The Gaia-ESO Survey: impact of extra mixing on C and N abundances of giant stars
1 Institut UTINAM, CNRS UMR6213, Univ. Bourgogne Franche-Comté, OSU THETA Franche-Comté-Bourgogne, Observatoire de Besançon, BP 1615, 25010 Besançon Cedex, France
2 Institute of Theoretical Physics and Astronomy, Vilnius University, Saulėtekio av. 3, 10257 Vilnius, Lithuania
3 School of Physics and Astronomy, University of Birmingham, Edgbaston, Birmingham, B15 2TT, UK
4 Institute of Astronomy, University of Cambridge, Madingley Road, Cambridge, CB3 0HA, UK
5 INAF – Osservatorio Astrofisico di Arcetri, Largo E. Fermi 5, 50125 Florence, Italy
6 Lund Observatory, Department of Astronomy and Theoretical Physics, Box 43, 221 00 Lund, Sweden
7 INAF – Osservatorio Astronomico di Bologna, via Gobetti 93/3, 40129 Bologna, Italy
8 INAF – Osservatorio Astronomico di Palermo, Piazza del Parlamento 1, 90134 Palermo, Italy
9 GEPI, Observatoire de Paris, CNRS, Université Paris Diderot, 5 Place Jules Janssen, 92190 Meudon, France
10 Department of Physics and Astronomy, Uppsala University, Box 516, 751 20 Uppsala, Sweden
11 Space Science Data Center - Agenzia Spaziale Italiana, via del Politecnico, s.n.c., 00133 Roma, Italy
12 Nicolaus Copernicus Astronomical Center, Polish Academy of Sciences, ul. Bartycka 18, 00-716 Warsaw, Poland
13 Instituto de Física y Astronomía, Universidad de Valparaíso, Chile
14 Dipartimento di Fisica e Astronomia, Università di Padova, Vicolo dell’Osservatorio 3, 35122 Padova, Italy
15 Departamento de Didáctica, Universidad de Cádiz, 11519 Puerto Real, Cádiz, Spain
16 Departmento de Astrofísica, Centro de Astrobiología (INTA-CSIC), ESAC Campus, Camino Bajo del Castillo s/n, 28692 Villanueva de la Cañada, Madrid, Spain
17 Suffolk University, Madrid Campus, C/ de la Viña 3, 28003 Madrid, Spain
18 Núcleo de Astronomía, Facultad de Ingeniería, Universidad Diego Portales, Av. Ejército 441, Santiago, Chile
19 School of Physics, University of New South Wales, 2052 Sydney, Australia
20 Instituto de Astrofísica de Canarias, 38205 La Laguna, Tenerife, Spain
21 Universidad de La Laguna, Dept. Astrofísica, 38206 La Laguna, Tenerife, Spain
22 Departamento de Ciencias Físicas, Universidad Andres Bello, Fernández Concha 700, Las Condes, Santiago, Chile
23 INAF – Osservatorio Astrofisico di Arcetri, Largo E. Fermi 5, 50125 Florence, Italy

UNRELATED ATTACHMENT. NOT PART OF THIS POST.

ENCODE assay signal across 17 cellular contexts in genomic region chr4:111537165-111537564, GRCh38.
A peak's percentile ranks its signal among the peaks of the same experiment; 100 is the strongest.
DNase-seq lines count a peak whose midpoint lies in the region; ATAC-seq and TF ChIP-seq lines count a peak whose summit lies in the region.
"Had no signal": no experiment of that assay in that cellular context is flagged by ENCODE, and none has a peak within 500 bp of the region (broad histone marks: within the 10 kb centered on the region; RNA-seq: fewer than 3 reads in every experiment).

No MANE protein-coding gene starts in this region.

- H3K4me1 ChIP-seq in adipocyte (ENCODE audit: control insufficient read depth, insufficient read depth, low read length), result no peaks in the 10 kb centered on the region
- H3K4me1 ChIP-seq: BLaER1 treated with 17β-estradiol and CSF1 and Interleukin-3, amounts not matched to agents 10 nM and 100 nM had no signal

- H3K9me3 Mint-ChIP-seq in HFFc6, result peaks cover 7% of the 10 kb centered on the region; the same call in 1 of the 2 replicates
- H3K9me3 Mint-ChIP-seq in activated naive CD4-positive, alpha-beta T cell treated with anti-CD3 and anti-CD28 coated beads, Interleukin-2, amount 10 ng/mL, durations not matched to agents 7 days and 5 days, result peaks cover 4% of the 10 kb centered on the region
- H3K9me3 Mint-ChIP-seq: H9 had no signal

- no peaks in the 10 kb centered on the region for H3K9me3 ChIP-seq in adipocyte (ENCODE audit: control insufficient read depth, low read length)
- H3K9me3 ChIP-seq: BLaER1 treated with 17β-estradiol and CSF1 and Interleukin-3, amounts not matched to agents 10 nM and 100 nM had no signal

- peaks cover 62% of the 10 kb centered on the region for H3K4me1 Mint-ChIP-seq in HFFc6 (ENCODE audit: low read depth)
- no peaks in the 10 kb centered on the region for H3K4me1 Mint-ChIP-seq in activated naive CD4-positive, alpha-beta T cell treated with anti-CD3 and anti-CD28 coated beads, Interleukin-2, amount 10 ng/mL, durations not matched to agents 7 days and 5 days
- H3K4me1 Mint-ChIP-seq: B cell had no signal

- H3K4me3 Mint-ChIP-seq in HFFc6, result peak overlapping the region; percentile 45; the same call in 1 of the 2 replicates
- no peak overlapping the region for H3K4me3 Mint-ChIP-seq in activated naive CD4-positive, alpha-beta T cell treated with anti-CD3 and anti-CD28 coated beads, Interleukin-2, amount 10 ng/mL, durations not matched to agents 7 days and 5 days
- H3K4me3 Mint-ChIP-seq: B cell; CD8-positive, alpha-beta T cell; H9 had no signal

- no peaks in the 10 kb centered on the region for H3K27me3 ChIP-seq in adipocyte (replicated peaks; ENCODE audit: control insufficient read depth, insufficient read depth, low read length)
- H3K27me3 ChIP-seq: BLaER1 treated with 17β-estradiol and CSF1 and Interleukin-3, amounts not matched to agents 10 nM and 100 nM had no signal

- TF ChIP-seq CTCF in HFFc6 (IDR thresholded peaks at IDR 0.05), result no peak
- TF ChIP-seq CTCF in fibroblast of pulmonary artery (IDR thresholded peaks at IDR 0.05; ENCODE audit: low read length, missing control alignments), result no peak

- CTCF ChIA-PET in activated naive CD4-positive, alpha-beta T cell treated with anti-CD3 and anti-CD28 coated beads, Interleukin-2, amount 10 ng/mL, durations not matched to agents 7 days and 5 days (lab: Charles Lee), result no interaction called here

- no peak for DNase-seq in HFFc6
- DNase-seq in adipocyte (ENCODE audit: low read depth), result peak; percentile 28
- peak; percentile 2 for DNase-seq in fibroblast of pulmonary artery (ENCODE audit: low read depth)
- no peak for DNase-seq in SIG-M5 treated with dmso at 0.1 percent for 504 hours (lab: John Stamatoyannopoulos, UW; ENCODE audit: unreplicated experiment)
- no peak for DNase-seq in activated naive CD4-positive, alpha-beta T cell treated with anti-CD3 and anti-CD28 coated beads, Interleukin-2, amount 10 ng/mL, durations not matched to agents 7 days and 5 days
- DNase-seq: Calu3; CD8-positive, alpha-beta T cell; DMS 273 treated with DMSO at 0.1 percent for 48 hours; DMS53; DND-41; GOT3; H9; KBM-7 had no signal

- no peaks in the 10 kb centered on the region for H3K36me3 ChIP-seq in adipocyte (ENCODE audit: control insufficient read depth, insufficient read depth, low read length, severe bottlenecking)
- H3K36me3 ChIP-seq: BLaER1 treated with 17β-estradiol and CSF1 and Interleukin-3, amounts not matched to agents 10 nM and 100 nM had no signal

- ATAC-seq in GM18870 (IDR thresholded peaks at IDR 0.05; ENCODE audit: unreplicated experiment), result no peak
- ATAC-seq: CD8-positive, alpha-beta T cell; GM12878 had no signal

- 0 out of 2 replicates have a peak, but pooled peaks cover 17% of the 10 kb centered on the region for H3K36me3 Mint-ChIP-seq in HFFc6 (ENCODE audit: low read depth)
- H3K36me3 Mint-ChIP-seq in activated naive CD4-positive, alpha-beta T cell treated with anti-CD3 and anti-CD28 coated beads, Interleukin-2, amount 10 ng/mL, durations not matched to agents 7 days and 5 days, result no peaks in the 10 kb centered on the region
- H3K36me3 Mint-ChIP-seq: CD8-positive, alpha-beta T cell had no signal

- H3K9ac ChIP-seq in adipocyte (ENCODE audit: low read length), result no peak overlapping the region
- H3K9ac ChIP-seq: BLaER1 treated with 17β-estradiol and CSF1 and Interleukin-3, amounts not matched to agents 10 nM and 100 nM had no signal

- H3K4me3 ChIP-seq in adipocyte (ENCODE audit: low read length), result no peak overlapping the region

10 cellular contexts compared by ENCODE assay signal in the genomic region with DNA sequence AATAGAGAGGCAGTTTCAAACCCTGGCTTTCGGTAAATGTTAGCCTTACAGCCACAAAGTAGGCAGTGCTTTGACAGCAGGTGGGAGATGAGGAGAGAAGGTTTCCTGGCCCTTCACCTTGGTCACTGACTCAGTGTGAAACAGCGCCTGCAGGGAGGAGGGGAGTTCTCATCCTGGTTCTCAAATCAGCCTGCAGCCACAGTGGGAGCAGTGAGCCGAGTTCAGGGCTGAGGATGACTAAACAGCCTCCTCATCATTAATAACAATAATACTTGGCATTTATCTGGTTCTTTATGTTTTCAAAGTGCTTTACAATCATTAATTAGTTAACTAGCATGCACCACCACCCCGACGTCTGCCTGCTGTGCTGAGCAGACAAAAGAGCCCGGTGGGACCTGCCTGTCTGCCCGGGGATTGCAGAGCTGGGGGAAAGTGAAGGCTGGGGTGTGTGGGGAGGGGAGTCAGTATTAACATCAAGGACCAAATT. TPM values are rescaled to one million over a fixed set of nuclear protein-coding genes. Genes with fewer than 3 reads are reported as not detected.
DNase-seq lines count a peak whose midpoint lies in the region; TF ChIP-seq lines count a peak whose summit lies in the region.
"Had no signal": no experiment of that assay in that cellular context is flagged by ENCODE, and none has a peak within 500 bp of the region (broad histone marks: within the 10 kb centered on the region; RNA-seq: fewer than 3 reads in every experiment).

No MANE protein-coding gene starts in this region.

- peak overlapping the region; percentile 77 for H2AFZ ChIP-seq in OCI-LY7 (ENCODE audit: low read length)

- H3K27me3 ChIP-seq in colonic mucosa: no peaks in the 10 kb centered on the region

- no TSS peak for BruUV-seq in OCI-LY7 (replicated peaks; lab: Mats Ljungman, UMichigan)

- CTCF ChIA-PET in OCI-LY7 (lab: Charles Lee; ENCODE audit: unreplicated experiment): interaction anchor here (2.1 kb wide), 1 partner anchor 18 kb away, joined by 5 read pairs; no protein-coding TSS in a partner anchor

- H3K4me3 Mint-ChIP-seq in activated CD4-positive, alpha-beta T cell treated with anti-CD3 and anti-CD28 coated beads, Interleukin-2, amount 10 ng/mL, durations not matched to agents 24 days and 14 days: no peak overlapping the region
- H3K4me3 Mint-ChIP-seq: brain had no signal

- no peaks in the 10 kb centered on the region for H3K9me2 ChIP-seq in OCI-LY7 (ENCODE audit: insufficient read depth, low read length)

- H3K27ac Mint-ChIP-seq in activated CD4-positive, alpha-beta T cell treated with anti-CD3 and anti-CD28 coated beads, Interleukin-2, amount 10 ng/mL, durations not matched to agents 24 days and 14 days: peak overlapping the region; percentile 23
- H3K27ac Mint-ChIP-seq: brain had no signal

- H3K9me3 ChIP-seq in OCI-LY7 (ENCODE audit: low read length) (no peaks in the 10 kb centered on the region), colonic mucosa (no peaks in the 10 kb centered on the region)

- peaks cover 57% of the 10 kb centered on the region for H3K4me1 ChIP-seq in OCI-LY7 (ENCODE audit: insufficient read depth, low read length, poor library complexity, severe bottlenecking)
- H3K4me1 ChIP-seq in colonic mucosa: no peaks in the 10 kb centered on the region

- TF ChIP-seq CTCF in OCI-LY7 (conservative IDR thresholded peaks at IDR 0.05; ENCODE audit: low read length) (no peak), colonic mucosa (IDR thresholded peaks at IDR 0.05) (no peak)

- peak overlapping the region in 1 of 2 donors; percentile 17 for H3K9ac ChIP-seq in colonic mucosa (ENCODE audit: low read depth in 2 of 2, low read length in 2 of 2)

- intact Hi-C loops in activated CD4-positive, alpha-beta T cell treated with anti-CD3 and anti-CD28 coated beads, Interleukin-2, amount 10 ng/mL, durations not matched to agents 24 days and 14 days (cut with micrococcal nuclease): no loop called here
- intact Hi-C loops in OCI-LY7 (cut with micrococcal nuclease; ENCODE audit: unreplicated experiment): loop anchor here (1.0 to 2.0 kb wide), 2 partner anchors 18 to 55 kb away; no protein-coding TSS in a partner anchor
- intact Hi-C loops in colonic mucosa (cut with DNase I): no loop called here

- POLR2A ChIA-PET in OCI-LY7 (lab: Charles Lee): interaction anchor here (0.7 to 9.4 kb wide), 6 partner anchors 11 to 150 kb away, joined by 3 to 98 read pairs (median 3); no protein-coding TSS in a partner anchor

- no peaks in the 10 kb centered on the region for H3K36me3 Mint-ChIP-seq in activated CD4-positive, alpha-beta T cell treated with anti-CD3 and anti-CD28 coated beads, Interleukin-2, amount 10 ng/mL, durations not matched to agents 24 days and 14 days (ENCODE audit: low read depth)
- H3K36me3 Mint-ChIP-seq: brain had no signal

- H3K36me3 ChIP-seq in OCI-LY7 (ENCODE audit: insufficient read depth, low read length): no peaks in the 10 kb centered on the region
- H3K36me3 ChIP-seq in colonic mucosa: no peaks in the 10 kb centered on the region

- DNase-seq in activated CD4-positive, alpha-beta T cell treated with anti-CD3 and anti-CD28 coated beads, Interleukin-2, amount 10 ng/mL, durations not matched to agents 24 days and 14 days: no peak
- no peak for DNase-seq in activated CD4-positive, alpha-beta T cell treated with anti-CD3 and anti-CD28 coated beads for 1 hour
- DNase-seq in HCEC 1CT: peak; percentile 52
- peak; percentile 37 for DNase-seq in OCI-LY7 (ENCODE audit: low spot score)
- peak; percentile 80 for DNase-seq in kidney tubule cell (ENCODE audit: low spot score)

24 European Southern Observatory, Alonso de Córdova 3107 Vitacura, Santiago de Chile, Chile
25 Instituto de Astrofísica e Ciências do Espaço, Universidade do Porto, CAUP, Rua das Estrelas, 4150-762 Porto, Portugal
26 INAF – Padova Observatory, Vicolo dell’Osservatorio 5, 35122 Padova, Italy
Accepted: 5 June 2018
Context. The Gaia-ESO Public Spectroscopic Survey using FLAMES at the VLT has obtained high-resolution UVES spectra for a large number of giant stars, allowing a determination of the abundances of the key chemical elements carbon and nitrogen at their surface. The surface abundances of these chemical species are known to change in stars during their evolution on the red giant branch (RGB) after the first dredge-up episode, as a result of the extra mixing phenomena.
Aims. We investigate the effects of thermohaline mixing on C and N abundances using the first comparison between the Gaia-ESO survey [C/N] determinations with simulations of the observed fields using a model of stellar population synthesis.
Methods. We explore the effects of thermohaline mixing on the chemical properties of giants through stellar evolutionary models computed with the stellar evolution code STAREVOL. We include these stellar evolution models in the Besançon Galaxy model to simulate the [C/N] distributions determined from the UVES spectra of the Gaia-ESO survey and to compare them with the observations.
Results. Theoretical predictions including the effect of thermohaline mixing are in good agreement with the observations. However, the field stars in the Gaia-ESO survey with C and N abundance measurements have a metallicity close to solar, where the efficiency of thermohaline mixing is not very large. The C and N abundances derived by the Gaia-ESO survey in open and globular clusters clearly show the impact of thermohaline mixing at low metallicity, which explains the [C/N] value observed in lower mass and older giant stars. Using independent observations of carbon isotopic ratio in clump field stars and open clusters, we also confirm that thermohaline mixing should be taken into account to explain the behaviour of 12C/13C as a function of stellar age.
Conclusions. Overall, the current model including thermohaline mixing is able to reproduce very well the C and N abundances over the whole metallicity range investigated by the Gaia-ESO survey data.
Key words: stars: abundances / stars: evolution / Galaxy: stellar content / Galaxy: abundances
© ESO 2018
Open Access article, published by EDP Sciences, under the terms of the Creative Commons Attribution License (http://creativecommons.org/licenses/by/4.0), which permits unrestricted use, distribution, and reproduction in any medium, provided the original work is properly cited.